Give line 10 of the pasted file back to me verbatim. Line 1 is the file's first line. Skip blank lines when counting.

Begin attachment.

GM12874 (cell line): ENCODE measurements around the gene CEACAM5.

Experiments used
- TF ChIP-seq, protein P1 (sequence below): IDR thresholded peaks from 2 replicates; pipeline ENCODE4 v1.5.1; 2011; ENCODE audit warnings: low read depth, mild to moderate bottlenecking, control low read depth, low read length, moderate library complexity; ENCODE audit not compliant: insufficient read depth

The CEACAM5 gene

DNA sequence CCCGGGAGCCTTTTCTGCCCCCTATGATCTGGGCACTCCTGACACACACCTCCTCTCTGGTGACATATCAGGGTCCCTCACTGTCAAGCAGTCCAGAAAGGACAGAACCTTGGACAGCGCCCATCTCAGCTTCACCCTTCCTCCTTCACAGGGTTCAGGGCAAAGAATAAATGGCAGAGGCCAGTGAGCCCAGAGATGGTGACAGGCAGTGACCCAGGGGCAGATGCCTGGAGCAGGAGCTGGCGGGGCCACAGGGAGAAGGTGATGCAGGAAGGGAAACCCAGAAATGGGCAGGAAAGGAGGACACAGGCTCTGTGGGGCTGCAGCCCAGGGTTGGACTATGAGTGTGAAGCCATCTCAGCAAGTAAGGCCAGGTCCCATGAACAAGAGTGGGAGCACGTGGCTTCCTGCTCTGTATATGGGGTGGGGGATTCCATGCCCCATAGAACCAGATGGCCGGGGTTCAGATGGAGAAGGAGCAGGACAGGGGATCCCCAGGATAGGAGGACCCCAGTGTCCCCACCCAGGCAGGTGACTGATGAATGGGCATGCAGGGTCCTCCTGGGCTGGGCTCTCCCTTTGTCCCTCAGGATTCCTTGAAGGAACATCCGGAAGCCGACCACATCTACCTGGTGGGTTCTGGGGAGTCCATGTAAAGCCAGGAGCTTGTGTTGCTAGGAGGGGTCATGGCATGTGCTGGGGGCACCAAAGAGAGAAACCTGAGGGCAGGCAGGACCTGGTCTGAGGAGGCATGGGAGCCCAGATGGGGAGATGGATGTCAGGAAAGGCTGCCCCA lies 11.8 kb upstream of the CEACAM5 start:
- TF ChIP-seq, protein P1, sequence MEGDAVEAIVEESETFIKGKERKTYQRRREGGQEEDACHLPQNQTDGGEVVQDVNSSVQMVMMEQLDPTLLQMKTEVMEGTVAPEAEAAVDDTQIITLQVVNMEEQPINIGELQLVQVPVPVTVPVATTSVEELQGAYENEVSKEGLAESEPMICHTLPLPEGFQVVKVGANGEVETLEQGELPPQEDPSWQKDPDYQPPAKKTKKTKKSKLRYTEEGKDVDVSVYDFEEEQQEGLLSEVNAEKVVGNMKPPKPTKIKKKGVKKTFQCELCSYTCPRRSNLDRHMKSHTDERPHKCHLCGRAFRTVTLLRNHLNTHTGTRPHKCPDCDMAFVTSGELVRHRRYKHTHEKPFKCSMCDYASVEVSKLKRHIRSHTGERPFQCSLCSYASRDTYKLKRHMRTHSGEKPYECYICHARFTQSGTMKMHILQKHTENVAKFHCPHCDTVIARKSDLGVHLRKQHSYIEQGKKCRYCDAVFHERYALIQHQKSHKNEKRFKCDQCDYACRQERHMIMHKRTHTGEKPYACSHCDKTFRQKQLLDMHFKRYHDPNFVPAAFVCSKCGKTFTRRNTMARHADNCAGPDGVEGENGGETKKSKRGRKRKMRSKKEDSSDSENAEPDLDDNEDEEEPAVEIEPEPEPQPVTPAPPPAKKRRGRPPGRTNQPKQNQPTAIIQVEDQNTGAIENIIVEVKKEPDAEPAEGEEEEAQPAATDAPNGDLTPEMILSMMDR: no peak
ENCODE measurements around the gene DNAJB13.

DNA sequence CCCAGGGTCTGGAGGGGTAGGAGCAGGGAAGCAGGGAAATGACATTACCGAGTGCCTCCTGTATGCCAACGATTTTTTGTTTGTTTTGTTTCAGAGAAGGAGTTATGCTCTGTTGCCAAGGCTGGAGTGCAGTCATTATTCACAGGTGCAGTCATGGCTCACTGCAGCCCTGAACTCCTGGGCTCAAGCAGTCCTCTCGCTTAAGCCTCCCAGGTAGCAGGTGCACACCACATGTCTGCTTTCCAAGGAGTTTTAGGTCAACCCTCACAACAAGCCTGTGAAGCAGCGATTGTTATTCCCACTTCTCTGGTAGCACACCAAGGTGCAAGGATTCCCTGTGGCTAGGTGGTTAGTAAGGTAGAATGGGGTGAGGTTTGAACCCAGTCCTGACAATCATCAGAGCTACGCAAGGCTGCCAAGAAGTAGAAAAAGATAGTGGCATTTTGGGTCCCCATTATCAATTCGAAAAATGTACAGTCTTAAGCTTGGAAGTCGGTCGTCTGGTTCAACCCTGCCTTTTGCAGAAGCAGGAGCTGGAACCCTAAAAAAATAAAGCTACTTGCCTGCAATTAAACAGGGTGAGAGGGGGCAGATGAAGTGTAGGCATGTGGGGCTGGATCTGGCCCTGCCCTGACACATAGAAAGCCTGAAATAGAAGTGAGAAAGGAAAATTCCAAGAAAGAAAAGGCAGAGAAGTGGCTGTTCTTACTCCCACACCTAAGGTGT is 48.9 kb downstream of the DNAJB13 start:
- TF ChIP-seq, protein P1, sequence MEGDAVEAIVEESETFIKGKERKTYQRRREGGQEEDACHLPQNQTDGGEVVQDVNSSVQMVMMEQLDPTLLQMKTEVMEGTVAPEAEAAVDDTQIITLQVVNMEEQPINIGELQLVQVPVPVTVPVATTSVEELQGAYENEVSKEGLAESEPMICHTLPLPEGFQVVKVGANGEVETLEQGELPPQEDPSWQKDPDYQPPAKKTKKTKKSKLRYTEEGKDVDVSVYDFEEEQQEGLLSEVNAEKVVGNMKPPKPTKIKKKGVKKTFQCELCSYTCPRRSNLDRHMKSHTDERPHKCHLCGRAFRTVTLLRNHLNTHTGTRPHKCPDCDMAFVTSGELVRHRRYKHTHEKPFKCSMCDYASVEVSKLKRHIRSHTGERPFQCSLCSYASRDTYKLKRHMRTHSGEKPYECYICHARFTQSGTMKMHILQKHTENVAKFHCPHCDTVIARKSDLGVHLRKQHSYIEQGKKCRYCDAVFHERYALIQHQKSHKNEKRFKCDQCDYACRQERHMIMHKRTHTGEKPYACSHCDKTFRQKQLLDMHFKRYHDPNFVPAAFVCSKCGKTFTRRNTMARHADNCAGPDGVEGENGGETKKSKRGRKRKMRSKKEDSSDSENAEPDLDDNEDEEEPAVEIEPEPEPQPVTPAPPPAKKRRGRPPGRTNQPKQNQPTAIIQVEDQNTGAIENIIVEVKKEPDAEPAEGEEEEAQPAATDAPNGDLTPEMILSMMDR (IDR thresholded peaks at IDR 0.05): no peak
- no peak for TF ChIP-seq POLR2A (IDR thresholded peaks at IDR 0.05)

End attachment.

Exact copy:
- no peak for TF ChIP-seq POLR2A (IDR thresholded peaks at IDR 0.05)